Red Kelly, the eight-time Stanley Cup champion and Hockey Hall of Famer, talked about his life at St. Mike’s in this picture dated 2016. Kelly passed away May 2 in Toronto. He was 91. Photo by Evan Boudreau

Hockey legend Red Kelly was a ‘real gentleman'

  • May 6, 2019

As great a hockey player as Leonard ‘Red’ Kelly was — and he was one of the best, with eight Stanley Cup titles over an illustrious 20-year National Hockey League career while being named a six-time first team all-star and the first ever recipient of the Norris Trophy as the league’s top defenceman — he will perhaps best be remembered for being a humble, devoted family man and a true gentleman.

The hockey legend, a member of four Stanley Cup-winning teams in Detroit and another four in Toronto, died May 2 in Toronto. He was 91.

Mr. Kelly was a devout Catholic, a member of Holy Rosary Parish next to St. Michael’s College School, the Toronto Catholic high school where Mr. Kelly honed the hockey skills that would lead him to being enshrined in the Hockey Hall of Fame in 1969, just two years after hanging up his skates.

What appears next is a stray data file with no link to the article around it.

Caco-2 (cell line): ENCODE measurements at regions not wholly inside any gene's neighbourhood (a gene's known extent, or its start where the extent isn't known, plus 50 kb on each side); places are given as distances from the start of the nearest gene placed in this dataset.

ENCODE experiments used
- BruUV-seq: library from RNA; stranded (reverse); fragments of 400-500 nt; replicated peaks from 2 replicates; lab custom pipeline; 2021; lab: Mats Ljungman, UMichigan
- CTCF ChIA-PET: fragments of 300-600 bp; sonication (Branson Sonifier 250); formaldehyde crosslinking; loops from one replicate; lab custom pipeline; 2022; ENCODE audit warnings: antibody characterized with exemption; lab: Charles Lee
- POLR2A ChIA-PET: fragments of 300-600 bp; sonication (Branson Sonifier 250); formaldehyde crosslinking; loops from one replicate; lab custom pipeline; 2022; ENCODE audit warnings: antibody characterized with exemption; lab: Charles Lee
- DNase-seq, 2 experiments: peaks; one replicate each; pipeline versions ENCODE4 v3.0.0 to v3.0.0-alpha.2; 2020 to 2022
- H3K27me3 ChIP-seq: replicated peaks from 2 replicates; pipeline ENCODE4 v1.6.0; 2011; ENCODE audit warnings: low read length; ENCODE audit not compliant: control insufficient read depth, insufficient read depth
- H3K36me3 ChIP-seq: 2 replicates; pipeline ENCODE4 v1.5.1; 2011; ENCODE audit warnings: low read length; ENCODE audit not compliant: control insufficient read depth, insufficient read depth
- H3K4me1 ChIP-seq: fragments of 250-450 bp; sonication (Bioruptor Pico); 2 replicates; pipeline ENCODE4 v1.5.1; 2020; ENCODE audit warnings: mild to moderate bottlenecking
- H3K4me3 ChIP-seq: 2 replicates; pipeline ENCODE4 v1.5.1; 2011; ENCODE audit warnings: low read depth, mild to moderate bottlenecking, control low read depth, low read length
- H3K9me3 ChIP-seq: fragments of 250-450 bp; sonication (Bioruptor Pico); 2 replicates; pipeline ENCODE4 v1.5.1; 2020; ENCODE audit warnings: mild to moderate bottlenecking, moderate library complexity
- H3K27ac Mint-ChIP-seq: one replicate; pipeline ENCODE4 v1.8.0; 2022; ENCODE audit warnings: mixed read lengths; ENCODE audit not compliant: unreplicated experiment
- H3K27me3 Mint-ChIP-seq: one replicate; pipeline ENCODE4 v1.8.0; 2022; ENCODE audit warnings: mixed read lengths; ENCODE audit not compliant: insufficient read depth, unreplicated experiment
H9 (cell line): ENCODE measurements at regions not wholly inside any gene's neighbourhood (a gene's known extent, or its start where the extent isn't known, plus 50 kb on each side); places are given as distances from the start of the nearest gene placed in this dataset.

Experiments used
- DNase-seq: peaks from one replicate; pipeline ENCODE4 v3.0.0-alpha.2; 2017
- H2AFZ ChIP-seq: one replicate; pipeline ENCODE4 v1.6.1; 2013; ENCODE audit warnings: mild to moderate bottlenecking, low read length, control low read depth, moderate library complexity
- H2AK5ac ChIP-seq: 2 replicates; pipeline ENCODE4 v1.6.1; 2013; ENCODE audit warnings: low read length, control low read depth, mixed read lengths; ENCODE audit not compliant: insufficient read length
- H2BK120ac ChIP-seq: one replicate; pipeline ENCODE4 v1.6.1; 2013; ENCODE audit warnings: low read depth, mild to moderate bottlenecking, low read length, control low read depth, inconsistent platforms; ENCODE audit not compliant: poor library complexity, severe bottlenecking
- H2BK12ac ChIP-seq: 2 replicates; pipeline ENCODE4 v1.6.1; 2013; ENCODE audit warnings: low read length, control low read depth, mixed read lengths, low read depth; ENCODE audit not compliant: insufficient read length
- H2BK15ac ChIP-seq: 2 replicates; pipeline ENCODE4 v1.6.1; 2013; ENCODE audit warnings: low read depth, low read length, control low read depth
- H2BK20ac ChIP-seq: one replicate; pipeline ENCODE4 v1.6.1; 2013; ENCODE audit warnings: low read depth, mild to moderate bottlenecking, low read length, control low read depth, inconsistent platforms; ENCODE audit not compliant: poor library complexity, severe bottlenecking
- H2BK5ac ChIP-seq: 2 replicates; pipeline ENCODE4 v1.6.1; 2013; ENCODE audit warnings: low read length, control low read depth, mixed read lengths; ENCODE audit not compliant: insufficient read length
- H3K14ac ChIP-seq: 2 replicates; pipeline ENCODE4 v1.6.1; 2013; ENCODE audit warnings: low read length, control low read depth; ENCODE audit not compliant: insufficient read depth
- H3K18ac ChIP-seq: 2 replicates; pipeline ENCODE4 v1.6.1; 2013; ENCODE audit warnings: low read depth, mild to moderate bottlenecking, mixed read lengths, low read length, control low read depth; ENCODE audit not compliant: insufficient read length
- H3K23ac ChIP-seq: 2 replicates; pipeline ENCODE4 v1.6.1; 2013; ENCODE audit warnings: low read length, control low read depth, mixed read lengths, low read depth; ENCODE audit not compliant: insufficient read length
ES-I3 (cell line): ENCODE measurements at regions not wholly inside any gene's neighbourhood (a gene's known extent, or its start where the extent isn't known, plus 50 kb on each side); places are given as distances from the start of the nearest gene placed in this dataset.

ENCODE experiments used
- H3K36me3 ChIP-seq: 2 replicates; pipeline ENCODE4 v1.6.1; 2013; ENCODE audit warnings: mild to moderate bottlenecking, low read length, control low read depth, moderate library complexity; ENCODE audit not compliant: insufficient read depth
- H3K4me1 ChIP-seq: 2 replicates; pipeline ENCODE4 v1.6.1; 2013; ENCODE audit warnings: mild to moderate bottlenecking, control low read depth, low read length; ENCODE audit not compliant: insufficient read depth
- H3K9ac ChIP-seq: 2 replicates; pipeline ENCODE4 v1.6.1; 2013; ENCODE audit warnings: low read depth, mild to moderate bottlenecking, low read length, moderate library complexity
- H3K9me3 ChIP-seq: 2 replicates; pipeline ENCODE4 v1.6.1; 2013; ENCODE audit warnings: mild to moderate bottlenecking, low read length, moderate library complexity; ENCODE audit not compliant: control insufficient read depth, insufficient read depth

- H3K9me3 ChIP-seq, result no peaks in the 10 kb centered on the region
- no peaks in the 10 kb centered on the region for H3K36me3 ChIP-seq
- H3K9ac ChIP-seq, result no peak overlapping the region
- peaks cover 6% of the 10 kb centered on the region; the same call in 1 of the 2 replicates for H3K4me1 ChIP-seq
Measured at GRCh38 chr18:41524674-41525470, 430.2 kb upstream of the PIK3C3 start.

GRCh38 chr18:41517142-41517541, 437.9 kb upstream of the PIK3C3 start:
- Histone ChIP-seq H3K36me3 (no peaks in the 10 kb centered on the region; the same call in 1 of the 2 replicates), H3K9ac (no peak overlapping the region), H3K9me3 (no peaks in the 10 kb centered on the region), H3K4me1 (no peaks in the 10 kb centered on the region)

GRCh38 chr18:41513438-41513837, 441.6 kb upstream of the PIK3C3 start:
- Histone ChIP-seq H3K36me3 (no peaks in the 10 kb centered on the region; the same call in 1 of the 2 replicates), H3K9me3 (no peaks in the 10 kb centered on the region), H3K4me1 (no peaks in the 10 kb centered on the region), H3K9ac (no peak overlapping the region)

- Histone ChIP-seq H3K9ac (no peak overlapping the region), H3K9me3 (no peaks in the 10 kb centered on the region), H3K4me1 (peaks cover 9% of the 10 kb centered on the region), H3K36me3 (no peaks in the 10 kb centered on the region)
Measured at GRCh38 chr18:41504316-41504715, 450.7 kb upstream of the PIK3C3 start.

Holy Rosary pastor Msgr. Robert Nusca came to know Mr. Kelly over the last four years with the parish, calling him a “real, real gentleman, a real kind man.” He recalls a man with a wonderful sense of humour and a warm smile, but a man who took his faith seriously.

“I was always impressed with this man of real faith,” said Nusca. “He was very devout.” 

The two often talked hockey, said Nusca, and would discuss how the Toronto Maple Leafs were playing. He would always get a laugh out of Mr. Kelly, he said, when the Leafs would hit a rough stretch in the season and Nusca would tell Mr. Kelly that perhaps he should come out of retirement to help straighten the team out.

Mr. Kelly and his wife, Andra, were regular attendees at the 10 a.m. Mass at Holy Rosary, always arriving early and taking up their regular seats to pray before Mass, said Nusca.

“All the parishioners will certainly miss this wonderful man, a legendary hockey player, but a man of real faith,” said Nusca.

Former teammate Dick Duff, a fellow St. Mike’s alumnus who played against Mr. Kelly before they became teammates in the early 1960s glory years of the Leafs, recalls a man who exuded a calm on all those around him.

“In his presence, there was a calmness about him,” said Duff, who won three Stanley Cups with Mr. Kelly.